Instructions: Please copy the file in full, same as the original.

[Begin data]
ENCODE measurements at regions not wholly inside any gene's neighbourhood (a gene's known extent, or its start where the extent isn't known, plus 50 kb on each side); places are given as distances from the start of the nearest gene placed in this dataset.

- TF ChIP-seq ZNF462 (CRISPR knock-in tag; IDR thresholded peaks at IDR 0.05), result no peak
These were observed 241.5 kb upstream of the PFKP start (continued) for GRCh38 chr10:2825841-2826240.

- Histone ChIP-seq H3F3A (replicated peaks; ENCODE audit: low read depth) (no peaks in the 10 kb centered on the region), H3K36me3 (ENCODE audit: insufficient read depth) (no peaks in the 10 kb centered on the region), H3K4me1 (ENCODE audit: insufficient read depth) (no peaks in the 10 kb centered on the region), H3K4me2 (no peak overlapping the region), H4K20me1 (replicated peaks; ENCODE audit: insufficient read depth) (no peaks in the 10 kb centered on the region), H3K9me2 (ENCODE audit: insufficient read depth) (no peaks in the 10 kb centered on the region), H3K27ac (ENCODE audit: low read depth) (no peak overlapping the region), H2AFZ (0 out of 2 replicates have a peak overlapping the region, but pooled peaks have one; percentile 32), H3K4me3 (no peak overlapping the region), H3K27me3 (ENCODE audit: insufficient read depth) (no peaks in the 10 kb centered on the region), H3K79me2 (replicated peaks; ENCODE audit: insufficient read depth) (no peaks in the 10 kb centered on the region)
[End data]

ENCODE measurements at regions not wholly inside any gene's neighbourhood (a gene's known extent, or its start where the extent isn't known, plus 50 kb on each side); places are given as distances from the start of the nearest gene placed in this dataset.

- TF ChIP-seq ZNF462 (CRISPR knock-in tag; IDR thresholded peaks at IDR 0.05), result no peak
These were observed 241.5 kb upstream of the PFKP start (continued) for GRCh38 chr10:2825841-2826240.

- Histone ChIP-seq H3F3A (replicated peaks; ENCODE audit: low read depth) (no peaks in the 10 kb centered on the region), H3K36me3 (ENCODE audit: insufficient read depth) (no peaks in the 10 kb centered on the region), H3K4me1 (ENCODE audit: insufficient read depth) (no peaks in the 10 kb centered on the region), H3K4me2 (no peak overlapping the region), H4K20me1 (replicated peaks; ENCODE audit: insufficient read depth) (no peaks in the 10 kb centered on the region), H3K9me2 (ENCODE audit: insufficient read depth) (no peaks in the 10 kb centered on the region), H3K27ac (ENCODE audit: low read depth) (no peak overlapping the region), H2AFZ (0 out of 2 replicates have a peak overlapping the region, but pooled peaks have one; percentile 32), H3K4me3 (no peak overlapping the region), H3K27me3 (ENCODE audit: insufficient read depth) (no peaks in the 10 kb centered on the region), H3K79me2 (replicated peaks; ENCODE audit: insufficient read depth) (no peaks in the 10 kb centered on the region)